The joy of witnessing the long-cherished dream of Ladakh becoming a Union Territory didn’t last for long when the people of the region realised that the new setup has certain drawbacks. The region, with a population of around three lakh people and a unique identity and culture, cannot withstand an inflow of people from across India. Ladakh’s residents are now living with the constant fear of losing their land, culture, jobs, identity, and fragile environment.
Although Ladakh’s Union Territory status ensures development and prosperity, there is chaos and confusion among the people. After one year, Ladakh’s residents are now realising the importance of having a constitutional safeguard under the Sixth Schedule. This was initially sensed by the student community of the region, leading to protests, hunger strikes, and rallies in the cold winter months. But their voices were not given much heed, and as a result, the movement was suspended.
After 29 August 2020, a wind of change started blowing in the region when veteran political leaders came together on one platform to demand constitutional safeguards for Ladakh under the Sixth Schedule. The demands got stronger and louder with the election of the sixth Ladakh Autonomous Hill Development Council (LAHDC), Leh approaching on 22 October.
Political tension increased when the apex body of the People’s Movement, an umbrella platform of Ladakhi leadership, called for a boycott of the upcoming Hill Council election, demanding constitutional safeguards under the Sixth Schedule on the lines of Bodo Territorial council. The boycott was called off after Home Minister Amit Shah assured he would hold talks with all stakeholders within 15 days of the LAHDC elections being completed. Whether the assurances were made to fulfil promises or to keep the election process going is yet to be ascertained. But the people are hopeful that the Narendra Modi-led government will consider their demands.
Rift in the BJP
The preparations for the sixth LAHDC election are now in full swing in the Leh district. This year, the tussle for the 26 seats is not just between the two major political parties, the Bharatiya Janata Party (BJP) and the Congress — the Aam Aadmi Party (AAP) is also in the game.
Since 1995, Leh’s Hill Council has always been ruled by one party. But this time, there is uncertainty about whether the Hill Council will be formed with the full majority of one party with several political ups and downs in the last few days.
There has been hue and cry over approaching polls and selection of candidates, especially in the BJP — and many party workers at different levels, including the executive councillor and councillor, have resigned. BJP’s Upper Leh councillor, Ven Lobzang Nyantak, and its former executive councillor, Tsering Wangdus, both considered senior leaders of the party, have alleged that the party is sidelining them.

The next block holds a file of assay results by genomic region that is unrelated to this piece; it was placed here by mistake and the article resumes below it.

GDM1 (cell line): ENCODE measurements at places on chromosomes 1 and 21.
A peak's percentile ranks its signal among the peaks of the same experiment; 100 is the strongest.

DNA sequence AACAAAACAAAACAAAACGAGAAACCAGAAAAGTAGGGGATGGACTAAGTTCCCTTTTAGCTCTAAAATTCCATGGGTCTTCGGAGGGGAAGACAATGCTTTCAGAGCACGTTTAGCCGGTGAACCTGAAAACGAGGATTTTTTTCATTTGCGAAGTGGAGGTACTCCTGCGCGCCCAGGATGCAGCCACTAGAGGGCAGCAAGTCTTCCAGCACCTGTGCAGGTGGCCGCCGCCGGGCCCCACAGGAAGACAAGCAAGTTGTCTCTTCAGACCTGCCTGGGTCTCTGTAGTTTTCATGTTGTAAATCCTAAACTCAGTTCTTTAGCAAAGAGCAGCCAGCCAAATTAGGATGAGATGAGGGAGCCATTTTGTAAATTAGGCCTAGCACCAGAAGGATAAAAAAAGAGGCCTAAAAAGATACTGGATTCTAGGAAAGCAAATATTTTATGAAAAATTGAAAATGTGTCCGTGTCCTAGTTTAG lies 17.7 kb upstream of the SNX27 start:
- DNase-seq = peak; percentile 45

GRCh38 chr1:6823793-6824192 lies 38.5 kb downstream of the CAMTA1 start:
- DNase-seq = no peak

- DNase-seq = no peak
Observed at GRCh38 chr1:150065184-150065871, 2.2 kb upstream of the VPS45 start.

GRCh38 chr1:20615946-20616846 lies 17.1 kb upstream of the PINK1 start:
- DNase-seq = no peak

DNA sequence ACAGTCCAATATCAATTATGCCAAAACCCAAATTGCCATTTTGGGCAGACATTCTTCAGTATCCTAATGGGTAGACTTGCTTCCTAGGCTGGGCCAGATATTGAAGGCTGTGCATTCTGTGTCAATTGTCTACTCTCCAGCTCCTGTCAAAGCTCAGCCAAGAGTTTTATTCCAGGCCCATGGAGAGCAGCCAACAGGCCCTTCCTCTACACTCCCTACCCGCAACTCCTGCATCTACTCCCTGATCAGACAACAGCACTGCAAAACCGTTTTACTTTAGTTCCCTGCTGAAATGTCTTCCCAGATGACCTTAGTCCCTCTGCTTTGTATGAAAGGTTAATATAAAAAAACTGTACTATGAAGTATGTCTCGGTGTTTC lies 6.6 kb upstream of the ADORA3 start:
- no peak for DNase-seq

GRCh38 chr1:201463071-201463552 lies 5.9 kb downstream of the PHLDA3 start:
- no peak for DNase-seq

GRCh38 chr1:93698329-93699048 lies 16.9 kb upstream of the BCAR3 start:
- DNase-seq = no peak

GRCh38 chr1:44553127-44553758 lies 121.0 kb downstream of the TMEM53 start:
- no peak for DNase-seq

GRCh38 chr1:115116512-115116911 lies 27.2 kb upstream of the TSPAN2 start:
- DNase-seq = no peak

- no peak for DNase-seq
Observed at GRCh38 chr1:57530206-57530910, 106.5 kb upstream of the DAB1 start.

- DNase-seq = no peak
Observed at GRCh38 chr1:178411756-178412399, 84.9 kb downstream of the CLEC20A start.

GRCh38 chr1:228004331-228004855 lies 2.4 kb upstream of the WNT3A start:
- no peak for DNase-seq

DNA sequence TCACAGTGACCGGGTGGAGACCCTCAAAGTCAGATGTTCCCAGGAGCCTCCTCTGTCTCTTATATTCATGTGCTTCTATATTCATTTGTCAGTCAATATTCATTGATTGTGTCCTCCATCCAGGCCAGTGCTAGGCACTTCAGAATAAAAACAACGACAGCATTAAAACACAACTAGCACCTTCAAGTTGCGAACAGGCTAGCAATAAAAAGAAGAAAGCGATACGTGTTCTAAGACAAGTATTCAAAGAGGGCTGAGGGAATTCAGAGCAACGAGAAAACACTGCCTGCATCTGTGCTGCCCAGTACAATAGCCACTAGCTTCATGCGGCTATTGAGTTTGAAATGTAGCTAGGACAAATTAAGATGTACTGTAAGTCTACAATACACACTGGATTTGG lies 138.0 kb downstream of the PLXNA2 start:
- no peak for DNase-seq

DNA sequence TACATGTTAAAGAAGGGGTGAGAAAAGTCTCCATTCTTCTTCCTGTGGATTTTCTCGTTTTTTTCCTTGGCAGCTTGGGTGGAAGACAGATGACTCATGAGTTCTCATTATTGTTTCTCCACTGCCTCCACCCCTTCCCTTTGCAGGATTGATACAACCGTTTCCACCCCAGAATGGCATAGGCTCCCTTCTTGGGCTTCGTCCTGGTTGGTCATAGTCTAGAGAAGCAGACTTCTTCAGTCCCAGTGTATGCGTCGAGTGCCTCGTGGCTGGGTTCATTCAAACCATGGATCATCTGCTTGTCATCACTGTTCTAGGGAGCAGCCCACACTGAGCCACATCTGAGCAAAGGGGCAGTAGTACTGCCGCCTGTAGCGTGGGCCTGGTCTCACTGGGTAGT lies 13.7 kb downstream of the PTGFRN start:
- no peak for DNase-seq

This kind of sidelining, along with interference of outside leaders in local matters, has been a contentious issue for a very long time. It is one of the prime reasons for the resignation of the BJP’s senior-most leaders, including the faces of the party such as former MP Thupstan Chhewang and former BJP Ladakh Chief Chering Dorjay.
The pressure on the BJP to win the election with full majority this time is even higher now, because the internal rift within the party and the fight for power has worsened the situation. Many who have worked for the BJP for more than 20 years and are expecting to win are anguished over decisions of the party leaders, and have filed nomination papers as independent candidates — Tsering Namgyal Kushu from Upper Leh, for instance.
Despite all the speculation, the BJP is hopeful that it will sweep all Leh Hill Council seats. But the people of Ladakh have more options now.
More political options
The three parties — the BJP, Congress and AAP — are promising a lot to Ladakh.
The BJP has a list of developmental activities and announcements read for Ladakh. These include a new medical college, central university, and developmental packages, but the party’s drawback is that it has not been vocal about the demand for the Sixth Schedule. The Congress, which has failed to play a strong opposition role in these past five years, seems to have benefitted from the Sixth Schedule movement. While the AAP, which is newly formed in Ladakh, is offering hope and promises to the Ladakhi people. The party claims that it will replicate the development model of New Delhi in Leh, with a focus on eliminating corruption.
This time there are definitely more political options available to the people of the Leh district when they cast their votes at the end of October. What’s new about this upcoming Hill Council election is that it is being held at a time when people’s resentment at not having a constitutional safeguard is at its highest.
The author is the editor of Reach Ladakh Bulletin, a local fortnightly English newspaper. Views are personal.